Cupped tires – tips and tricks
Quality car tires are essential for safety and (driving) comfort. That fact needs no explanation. But did you know that buying a quartet of good tires alone is not enough? Thorough (after)care for the mounted tires is in fact equally important. Research shows that this is still sometimes forgotten.
Incorrect tire pressure
To give an example, a quarter of motorists are found to be driving around with incorrect tire pressure. Consequence: higher fuel consumption, less grip, lower braking distance and shorter tire life. Worn shock absorbers are also a common reason why the maximum performance is not obtained from the fitted car tires. As many as 1 in 4 cars drive around with one or more worn shock absorbers.
Less common, but certainly also a silent underlying cause of uneven tire wear, including cupped tires, is improper wheel alignment. So it certainly doesn’t hurt to have all four wheels on your car checked from time to time to make sure they are as they should be according to the manufacturer – and preferably an adjustment as close to zero tolerance as possible. Okay, just one more to take the edge off once and for all: did you know that hundreds of thousands of motorists drive through the summer on winter tires? Feel free to imagine the effect on road safety and driving comfort when driving around with a combination of these factors….
What are cupped tires?
Because many cars drive around with one or more of the aforementioned factors, cupped tires are a regular occurrence. But what exactly are cupped tires? Well, cupped tires, actually called saw tooth wear, is a form of irregular wear around the shoulder(s) of a tire. Over the entire band is also possible, but is less often an issue.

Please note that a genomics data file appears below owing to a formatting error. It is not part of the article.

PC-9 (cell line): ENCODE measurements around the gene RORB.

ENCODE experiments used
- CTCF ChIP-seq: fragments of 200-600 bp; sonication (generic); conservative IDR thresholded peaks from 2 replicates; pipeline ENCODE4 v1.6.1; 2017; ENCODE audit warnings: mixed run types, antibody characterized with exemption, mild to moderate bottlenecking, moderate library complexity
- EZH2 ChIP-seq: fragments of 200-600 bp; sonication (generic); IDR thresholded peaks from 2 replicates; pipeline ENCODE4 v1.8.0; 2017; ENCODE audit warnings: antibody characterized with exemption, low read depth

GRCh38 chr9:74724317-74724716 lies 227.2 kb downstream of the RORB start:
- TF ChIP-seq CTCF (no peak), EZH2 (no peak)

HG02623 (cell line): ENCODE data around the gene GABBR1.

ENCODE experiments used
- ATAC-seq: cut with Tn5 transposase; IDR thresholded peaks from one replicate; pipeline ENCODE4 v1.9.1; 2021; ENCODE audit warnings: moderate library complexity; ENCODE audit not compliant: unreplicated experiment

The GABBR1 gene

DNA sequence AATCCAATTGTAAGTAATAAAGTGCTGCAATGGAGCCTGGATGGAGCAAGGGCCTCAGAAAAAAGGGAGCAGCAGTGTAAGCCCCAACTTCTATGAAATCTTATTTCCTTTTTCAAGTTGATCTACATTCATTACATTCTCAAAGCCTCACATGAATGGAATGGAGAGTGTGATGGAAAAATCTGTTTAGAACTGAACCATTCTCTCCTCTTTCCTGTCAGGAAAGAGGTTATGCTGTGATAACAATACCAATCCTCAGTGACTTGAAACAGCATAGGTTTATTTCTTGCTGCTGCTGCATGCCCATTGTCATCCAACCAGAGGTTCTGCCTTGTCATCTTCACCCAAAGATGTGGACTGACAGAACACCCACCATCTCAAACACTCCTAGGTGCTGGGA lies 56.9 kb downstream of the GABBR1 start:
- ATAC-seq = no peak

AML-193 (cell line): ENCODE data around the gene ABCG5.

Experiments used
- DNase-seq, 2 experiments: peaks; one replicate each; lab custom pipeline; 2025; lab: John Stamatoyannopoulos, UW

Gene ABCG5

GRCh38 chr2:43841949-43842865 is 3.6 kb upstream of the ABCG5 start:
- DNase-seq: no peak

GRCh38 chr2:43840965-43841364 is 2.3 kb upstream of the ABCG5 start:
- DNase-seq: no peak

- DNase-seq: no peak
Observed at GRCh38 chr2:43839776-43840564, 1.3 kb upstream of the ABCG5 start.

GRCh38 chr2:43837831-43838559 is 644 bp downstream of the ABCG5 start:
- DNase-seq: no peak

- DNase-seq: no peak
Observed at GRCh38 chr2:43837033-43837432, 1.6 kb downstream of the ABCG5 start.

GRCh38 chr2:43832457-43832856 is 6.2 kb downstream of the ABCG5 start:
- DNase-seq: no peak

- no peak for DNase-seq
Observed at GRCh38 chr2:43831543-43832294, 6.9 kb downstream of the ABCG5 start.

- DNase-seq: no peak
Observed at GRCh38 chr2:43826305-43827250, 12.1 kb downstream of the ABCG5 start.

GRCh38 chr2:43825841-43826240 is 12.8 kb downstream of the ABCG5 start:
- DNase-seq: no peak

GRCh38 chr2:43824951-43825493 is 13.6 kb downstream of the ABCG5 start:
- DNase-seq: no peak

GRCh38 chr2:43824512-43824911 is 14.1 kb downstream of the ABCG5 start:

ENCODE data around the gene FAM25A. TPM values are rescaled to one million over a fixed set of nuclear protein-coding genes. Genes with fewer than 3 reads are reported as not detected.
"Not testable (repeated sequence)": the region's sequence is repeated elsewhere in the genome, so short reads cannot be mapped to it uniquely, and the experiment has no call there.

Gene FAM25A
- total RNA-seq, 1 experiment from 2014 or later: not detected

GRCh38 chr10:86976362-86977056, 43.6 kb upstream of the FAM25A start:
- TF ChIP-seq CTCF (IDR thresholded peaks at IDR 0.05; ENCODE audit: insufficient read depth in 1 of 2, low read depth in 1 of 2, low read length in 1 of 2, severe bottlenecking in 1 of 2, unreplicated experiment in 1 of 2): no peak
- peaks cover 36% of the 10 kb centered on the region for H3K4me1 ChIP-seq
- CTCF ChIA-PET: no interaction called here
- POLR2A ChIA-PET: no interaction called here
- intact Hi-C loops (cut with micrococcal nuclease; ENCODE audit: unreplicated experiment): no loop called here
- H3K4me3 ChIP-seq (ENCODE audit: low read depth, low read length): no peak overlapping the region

Sawtooth wear occurs most often on wide(er) tires developed for sporty driving and on the non-drive tires. The reason for this is because sporty cars are factory fitted with a relatively large amount of toe-in (read: slightly turned towards each other) to improve handling. However, it is the bodywork that forces the tires to go straight while driving, resulting in irregular wear.
How do you recognize cupped tires?
Find out if your car’s tires may be suffering from cup formation? If so, listen carefully to see if you hear an excessive buzzing of the roll-off noise or feel unnatural vibrations in the steering wheel while driving. In addition, “cupping” can be felt by gently stroking the tire’s tread – in both directions – with the palm of your hand; the tread should not feel smooth in one direction and curdling in the other.
How do you prevent cupped tires?
And the cure? We have already mentioned them briefly, such as remaining faithful to the correct tire pressure (feel free to keep it 10% to 15% higher than the pressure recommended on behalf of the manufacturer) and checking that the shock absorbers are still working properly (especially for cars with mileage over 150,000). It is not easy to completely prevent cambered tires, because, as indicated, you also want to enjoy the best possible handling of the car, and that requires a certain amount of toe-in. However, do you want to minimize cupping? Then change the position of the tires on your car regularly.